Five steps to the perfect arty Instagram in 2020

Here are our top tips to help you gain—and keep—new followers in the new year

Jeppe Hein's All You Are is the Result of What You Have Thought (2019) at Art Basel in Miami Beach 2019 © David Owens

Jeppe Hein's All You Are is the Result of What You Have Thought (2019) at Art Basel in Miami Beach 2019 © David Owens

Insta’ gratification

Insta’ gratification is a monthly blog by Aimee Dawson, our Associate Digital Editor. Looking at how the art world and Instagram collide, each article tackles a topic around the innovations and challenges that spring up when art enters the digital world.

New year, new you—or at least the appearance of a new you, outwardly displayed through the distanced comfort and filtered reality of social media. Here are our top tips to perfect your art Gram game in the new year.

Be reflective

No, not upon the state of society—literally reflective. Try as we might, Grammers can’t resist an art selfie. At Art Basel in Miami Beach earlier this month, VIPs queued to get a picture with Jeppe Hein’s neon work, All I Need Is Less (2019). The text, embedded in a two-way mirror, provides the “perfect excuse to take a photo of yourself without taking a selfie”, says the dealer Nicolai Wallner, who sold all three editions of the work at the fair and replaced it with All You Are is the Result of What You Have Thought, (2019). And if the work is reflective upon society? Then all the better.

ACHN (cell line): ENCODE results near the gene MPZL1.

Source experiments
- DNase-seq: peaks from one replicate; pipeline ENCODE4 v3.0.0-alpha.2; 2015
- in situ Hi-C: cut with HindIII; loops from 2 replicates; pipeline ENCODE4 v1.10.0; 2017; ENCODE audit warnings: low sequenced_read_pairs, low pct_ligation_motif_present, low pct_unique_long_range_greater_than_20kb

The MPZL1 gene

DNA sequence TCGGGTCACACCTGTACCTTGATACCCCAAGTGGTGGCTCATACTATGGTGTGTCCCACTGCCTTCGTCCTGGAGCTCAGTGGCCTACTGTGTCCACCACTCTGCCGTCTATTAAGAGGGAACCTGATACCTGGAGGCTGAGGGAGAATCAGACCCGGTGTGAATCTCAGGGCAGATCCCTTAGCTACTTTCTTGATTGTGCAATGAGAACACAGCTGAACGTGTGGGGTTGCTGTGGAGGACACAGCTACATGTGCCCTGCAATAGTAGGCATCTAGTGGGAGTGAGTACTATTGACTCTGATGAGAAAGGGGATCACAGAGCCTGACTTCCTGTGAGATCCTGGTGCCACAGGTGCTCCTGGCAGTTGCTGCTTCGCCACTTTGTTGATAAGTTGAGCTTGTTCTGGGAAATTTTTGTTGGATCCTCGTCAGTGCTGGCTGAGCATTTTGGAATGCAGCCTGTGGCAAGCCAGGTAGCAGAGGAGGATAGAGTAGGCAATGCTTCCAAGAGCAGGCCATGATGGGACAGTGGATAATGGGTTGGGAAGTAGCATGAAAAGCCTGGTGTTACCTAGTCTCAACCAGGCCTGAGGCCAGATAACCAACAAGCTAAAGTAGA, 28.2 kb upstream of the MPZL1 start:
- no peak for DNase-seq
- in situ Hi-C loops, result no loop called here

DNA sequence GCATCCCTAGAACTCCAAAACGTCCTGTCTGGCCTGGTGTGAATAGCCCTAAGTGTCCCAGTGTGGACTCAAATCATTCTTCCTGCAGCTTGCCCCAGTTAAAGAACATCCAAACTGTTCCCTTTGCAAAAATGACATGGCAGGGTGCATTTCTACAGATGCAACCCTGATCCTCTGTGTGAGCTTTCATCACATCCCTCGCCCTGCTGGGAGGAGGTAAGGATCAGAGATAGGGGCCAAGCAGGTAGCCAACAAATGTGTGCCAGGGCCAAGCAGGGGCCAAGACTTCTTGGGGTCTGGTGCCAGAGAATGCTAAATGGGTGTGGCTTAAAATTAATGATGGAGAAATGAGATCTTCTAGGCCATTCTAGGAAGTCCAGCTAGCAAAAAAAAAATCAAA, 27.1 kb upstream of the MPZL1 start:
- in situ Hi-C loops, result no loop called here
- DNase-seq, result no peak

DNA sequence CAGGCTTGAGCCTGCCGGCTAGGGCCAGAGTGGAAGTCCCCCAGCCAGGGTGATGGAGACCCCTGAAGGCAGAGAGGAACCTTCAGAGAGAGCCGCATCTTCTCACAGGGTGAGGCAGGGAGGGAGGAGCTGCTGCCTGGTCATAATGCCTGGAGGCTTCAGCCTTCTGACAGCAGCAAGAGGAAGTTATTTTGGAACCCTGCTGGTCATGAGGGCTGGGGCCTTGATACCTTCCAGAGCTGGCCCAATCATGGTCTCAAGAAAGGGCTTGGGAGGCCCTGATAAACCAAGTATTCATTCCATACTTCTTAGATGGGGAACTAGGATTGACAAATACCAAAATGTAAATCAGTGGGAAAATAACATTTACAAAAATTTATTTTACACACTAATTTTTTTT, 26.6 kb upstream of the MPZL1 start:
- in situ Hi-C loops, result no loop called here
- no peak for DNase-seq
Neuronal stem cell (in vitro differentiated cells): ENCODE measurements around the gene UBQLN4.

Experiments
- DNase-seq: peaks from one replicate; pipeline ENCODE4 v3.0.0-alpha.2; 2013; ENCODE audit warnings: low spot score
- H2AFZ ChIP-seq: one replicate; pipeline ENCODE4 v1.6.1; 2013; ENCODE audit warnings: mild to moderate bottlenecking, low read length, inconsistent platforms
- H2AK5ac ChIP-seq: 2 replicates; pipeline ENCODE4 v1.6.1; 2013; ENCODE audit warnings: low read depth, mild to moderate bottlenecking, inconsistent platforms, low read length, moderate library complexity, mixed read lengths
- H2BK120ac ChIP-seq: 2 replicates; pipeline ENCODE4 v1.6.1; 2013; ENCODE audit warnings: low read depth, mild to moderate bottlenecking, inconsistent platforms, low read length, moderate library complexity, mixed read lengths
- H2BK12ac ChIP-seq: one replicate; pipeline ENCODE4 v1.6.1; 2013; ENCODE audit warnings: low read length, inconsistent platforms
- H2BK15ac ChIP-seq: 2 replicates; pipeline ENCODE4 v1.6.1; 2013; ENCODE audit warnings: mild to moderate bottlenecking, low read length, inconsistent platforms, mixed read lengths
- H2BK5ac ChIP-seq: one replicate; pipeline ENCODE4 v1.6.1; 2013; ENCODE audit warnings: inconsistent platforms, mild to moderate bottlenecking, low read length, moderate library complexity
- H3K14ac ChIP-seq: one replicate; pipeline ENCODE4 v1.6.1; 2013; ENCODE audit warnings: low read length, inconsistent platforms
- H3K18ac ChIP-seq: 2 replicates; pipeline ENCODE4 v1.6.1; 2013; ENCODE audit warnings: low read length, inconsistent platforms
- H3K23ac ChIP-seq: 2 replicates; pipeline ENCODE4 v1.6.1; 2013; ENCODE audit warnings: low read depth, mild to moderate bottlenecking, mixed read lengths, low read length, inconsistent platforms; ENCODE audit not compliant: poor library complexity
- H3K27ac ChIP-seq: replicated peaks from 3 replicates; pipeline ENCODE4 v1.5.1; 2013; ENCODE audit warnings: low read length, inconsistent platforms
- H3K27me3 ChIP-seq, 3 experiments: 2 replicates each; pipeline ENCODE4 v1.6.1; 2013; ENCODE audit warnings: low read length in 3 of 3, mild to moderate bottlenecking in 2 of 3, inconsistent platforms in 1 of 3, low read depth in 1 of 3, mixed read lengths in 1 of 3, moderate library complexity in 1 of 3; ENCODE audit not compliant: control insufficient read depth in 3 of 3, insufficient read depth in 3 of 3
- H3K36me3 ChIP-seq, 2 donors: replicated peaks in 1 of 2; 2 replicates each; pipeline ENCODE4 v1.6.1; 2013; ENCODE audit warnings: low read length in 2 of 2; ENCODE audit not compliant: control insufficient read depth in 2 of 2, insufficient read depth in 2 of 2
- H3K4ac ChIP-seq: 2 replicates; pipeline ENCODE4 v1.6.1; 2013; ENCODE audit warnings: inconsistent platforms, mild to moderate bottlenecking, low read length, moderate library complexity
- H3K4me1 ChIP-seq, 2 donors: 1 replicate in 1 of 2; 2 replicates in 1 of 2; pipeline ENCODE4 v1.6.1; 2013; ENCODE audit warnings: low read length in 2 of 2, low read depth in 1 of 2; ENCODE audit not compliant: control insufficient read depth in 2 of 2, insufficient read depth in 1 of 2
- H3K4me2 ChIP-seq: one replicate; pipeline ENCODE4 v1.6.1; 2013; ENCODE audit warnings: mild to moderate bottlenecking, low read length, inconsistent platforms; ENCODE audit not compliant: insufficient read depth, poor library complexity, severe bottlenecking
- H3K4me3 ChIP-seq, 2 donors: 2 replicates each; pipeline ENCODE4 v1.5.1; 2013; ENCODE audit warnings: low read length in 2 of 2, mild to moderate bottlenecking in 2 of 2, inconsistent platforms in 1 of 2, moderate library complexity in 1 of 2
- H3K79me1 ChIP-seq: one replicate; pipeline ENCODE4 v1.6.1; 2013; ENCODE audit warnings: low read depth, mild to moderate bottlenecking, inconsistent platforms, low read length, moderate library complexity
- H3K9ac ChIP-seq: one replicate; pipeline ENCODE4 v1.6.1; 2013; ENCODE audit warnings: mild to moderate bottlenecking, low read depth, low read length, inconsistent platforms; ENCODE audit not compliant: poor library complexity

Let the art speak for itself

Who wants to have to type out works’ underlying messages and art historical references on their phone while on the go? Text-based pieces, such as Hein’s, above, don’t require long captions of explanation, pack a punch, and can capture a mood. Mel Bochner’s glittery scrawl Everybody Is Full of Shit (2018) seems particularly apt these days.

Be there or be square

The art world is increasingly about the “event”—whether a star-studded gallery opening, an immersive art experience, or the year’s biggest art fairs. “More people are coming to fairs just for the Instagram moment,” says Alex Fitzgerald, an associate director at Andrew Kreps Gallery. Make sure you’re on the list.

Make ’em laugh

Instagram is the place to find the lighter side of the art world, with accounts full of sarcastic quips. The account @jerrygogosian describes itself as “the TMZ of the art world” and provides its followers with rumours, gossip and cutting memes. Ahead of the most recent Frieze London fair, an image of a giant tent flying into the blustery air was accompanied by the text: “It’s Frieze time again.” Find more comedic inspiration from @the_art_gorgeous, @classical_art_memes_official and @textsfromyourexistentialist.

Break the mould

Social media, just like the art world, favours the brave and is always looking for the next big thing. Do something different. Turn the Gram on its head. Surprise us all. And if all else fails—tape a banana to a wall.